From the Ground Up

July 8, 2013
Palmetto, Fla., is a reminder of what life in small-town America still means in today’s world. Located on the Manatee River on the west central coast, Palmetto is an idyllic suburb of nearby Tampa, St. Petersburg and Bradenton. The town recalls its agricultural history while expanding into new industries that will create jobs for future generations. 
Against this backdrop, the city converted a former high school football field into Sutton Park, named in memory of local resident Ben Sutton—a 1964 graduate of that same high school who was killed in Vietnam—as well as for all other veterans of the military. Sutton Park and the adjacent Lamb Park form a green-space corridor within the central business district.
These days, the park is a central part of the community. Families picnic regularly there and on Friday nights, there are outdoor movies. It is used for yoga, Pilates and other fitness classes. Bicyclists and pedestrians share the space, and it is utilized as a staging area for parades and concerts.  
The challenge in designing the park was twofold; first, the designers wanted to incorporate green construction into the design; and second, it placed a specific emphasis on minimizing storm water runoff, which traditionally flowed untreated into the Manatee River—and which caused flooding during heavy rains.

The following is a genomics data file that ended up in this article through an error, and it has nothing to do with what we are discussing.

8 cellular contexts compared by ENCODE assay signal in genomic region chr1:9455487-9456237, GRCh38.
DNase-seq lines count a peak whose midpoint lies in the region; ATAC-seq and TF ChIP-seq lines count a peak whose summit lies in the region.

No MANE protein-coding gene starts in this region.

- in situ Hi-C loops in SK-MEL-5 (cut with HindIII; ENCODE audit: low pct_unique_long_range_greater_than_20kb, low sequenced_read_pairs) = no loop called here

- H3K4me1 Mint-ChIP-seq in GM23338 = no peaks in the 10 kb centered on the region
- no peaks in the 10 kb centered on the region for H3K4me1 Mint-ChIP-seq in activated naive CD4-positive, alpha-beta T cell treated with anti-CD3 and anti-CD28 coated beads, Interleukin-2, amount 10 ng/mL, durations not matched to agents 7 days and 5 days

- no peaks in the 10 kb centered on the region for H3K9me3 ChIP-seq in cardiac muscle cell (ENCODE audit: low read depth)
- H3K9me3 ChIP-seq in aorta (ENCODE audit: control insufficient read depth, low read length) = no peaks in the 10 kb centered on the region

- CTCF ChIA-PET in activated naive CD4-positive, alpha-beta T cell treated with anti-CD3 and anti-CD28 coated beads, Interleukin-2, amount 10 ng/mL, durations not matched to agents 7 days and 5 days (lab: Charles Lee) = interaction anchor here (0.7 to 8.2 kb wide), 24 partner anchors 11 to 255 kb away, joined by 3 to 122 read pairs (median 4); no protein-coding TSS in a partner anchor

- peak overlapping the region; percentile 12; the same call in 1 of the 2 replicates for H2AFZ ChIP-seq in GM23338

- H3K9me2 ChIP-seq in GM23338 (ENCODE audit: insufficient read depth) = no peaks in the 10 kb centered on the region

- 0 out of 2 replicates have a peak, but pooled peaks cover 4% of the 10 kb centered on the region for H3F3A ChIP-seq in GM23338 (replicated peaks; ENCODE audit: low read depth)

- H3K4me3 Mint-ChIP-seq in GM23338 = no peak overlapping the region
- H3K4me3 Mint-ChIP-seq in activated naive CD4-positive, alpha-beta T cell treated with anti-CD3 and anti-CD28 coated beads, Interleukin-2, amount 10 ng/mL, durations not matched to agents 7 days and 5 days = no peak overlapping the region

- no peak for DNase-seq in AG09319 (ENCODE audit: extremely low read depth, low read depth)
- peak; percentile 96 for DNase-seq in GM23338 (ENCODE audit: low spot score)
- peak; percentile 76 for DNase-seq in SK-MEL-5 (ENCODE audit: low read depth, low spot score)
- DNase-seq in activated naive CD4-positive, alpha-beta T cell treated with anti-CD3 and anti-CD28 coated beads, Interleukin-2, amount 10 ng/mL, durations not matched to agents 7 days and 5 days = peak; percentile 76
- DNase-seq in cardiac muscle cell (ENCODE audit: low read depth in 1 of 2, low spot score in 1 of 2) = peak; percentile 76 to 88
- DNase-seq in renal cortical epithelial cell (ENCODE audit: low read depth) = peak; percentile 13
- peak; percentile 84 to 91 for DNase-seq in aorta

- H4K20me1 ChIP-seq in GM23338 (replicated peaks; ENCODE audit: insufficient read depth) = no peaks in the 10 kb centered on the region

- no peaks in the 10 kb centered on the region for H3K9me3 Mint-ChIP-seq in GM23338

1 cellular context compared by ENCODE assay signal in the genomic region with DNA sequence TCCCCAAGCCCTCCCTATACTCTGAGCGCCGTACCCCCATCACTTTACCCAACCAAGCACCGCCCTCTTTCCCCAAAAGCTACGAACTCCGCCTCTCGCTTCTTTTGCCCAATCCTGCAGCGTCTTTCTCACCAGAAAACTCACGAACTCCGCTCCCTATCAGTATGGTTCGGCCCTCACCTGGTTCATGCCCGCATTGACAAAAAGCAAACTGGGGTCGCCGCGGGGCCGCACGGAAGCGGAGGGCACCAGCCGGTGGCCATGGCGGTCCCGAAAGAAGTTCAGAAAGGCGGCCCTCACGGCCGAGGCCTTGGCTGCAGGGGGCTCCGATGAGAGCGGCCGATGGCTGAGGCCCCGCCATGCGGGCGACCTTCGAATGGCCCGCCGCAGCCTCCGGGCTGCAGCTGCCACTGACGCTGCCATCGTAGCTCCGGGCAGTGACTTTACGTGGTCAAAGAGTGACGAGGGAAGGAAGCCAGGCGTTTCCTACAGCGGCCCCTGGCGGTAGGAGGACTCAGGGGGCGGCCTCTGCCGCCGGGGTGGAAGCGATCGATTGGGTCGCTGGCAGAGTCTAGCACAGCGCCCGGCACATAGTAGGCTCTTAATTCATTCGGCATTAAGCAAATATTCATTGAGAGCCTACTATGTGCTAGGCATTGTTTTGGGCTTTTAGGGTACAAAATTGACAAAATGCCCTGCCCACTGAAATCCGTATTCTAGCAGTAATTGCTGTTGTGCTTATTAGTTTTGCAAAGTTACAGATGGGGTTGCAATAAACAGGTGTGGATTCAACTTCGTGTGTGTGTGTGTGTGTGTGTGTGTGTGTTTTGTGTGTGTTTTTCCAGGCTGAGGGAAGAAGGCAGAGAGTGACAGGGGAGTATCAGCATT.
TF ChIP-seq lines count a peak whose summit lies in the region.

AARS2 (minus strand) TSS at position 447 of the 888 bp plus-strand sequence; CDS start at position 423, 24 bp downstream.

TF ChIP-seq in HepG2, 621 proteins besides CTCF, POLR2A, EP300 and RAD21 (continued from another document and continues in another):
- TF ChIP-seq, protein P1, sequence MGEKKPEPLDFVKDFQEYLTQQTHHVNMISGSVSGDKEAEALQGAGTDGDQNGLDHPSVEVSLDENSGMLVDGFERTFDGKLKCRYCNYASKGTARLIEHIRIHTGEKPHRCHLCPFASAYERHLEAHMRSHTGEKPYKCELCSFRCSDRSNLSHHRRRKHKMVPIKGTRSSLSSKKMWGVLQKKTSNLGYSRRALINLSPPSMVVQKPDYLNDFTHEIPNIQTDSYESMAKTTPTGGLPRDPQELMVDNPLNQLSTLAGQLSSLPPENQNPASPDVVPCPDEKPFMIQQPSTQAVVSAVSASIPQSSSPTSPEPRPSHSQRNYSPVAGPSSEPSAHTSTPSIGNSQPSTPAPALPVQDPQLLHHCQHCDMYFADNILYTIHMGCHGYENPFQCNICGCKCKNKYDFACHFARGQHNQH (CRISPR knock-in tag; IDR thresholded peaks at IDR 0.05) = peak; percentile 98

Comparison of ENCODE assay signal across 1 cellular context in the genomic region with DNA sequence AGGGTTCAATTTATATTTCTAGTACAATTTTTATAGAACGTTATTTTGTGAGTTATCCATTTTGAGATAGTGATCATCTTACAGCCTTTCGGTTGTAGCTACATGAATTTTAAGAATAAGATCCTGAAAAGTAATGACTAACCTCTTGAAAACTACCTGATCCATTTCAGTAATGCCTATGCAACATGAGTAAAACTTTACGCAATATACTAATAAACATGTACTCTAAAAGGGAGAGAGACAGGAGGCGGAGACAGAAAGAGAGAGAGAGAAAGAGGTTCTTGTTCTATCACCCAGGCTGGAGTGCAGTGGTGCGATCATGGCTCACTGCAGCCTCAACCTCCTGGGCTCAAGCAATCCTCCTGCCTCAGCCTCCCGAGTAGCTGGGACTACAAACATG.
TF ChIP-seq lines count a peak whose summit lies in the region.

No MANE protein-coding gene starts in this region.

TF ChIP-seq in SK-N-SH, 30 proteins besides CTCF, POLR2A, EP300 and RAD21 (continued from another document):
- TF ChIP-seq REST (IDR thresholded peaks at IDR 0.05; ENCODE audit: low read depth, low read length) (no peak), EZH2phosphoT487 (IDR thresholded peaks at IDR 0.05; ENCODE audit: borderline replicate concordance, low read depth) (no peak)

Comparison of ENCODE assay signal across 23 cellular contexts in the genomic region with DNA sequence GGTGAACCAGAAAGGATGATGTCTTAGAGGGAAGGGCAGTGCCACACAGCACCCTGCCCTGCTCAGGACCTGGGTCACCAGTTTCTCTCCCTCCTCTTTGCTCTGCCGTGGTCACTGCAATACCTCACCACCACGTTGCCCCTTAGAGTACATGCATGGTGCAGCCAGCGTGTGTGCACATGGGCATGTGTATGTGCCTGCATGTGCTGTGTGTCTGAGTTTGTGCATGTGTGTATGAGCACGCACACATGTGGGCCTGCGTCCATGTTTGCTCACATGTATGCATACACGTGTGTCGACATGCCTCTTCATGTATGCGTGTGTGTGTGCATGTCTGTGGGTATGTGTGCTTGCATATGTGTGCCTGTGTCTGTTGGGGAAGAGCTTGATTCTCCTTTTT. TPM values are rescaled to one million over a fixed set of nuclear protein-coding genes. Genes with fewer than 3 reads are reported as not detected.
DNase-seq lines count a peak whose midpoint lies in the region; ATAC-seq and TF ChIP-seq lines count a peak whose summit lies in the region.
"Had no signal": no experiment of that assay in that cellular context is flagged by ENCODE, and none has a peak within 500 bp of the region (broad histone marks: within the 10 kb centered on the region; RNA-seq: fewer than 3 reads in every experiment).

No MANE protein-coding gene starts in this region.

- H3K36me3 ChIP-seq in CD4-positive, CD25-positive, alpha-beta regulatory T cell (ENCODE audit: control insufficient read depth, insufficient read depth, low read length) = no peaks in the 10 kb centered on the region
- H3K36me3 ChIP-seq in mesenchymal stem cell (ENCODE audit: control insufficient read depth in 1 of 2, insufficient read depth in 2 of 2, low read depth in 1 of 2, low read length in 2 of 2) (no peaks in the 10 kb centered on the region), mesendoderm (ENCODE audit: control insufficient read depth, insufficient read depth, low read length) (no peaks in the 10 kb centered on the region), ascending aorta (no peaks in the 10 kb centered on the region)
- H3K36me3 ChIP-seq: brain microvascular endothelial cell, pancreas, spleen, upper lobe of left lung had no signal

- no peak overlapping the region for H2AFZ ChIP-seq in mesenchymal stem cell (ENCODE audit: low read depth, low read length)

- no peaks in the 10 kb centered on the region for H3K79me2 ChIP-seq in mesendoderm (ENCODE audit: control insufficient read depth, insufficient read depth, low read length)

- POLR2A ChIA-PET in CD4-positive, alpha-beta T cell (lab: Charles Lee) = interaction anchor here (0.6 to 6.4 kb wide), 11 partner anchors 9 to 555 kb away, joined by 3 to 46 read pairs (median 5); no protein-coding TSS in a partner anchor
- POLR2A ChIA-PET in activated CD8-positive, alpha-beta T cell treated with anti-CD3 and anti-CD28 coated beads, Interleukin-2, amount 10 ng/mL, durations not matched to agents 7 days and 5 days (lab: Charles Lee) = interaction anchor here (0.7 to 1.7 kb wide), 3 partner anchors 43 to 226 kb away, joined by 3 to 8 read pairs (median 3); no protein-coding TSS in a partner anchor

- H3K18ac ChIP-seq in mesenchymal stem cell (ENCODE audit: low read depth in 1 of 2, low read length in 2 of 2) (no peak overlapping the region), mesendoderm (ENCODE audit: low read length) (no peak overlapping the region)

For the first priority, the design included pervious pavers, LED lighting, drought-tolerant landscaping and a low-volume irrigation system using treated effluent. For the second challenge, StormPave pavers from Pine Hall Brick Co. were specified because they provided a way to treat storm water on site, were durable enough to withstand both pedestrian and vehicular traffic and were inexpensive to maintain. Several heavy rainfalls, including one tropical storm, tested the StormPave system and it worked flawlessly.
On the ground, the aesthetics of the pavers are an advantage. The variety of colors allowed design flexibility both in how the project looked and in how it allowed designers to create gathering areas. Designers used concentric circles and other patterns to subliminally guide visitors around the park. In one example, paver patterns were altered to help steer pedestrian and bicyclists in separate directions.
As it turns out, the aesthetics also sent a message about the town. The goal was to reflect the town's values, including the importance of family and traditions that endure over time. That sense of tradition is spelled out in the use of clay brick columns and StormPave pavers, which are being used in other projects in the area.
Because this park is expected to be in place for decades, the town chose to build them with materials that would last. The color in clay bricks and pavers goes all the way through, so they will look the same 50 years from now as they do today, with minimal maintenance costs. The clay bricks and clay pavers carry the promise that they will be there both today and tomorrow—just like Palmetto itself.

Ted Corvey is vice president of sales and marketing at Pine Hall Brick Co. Corvey can be reached at 800.334.8689 or [email protected]

About the Author

Ted Corvey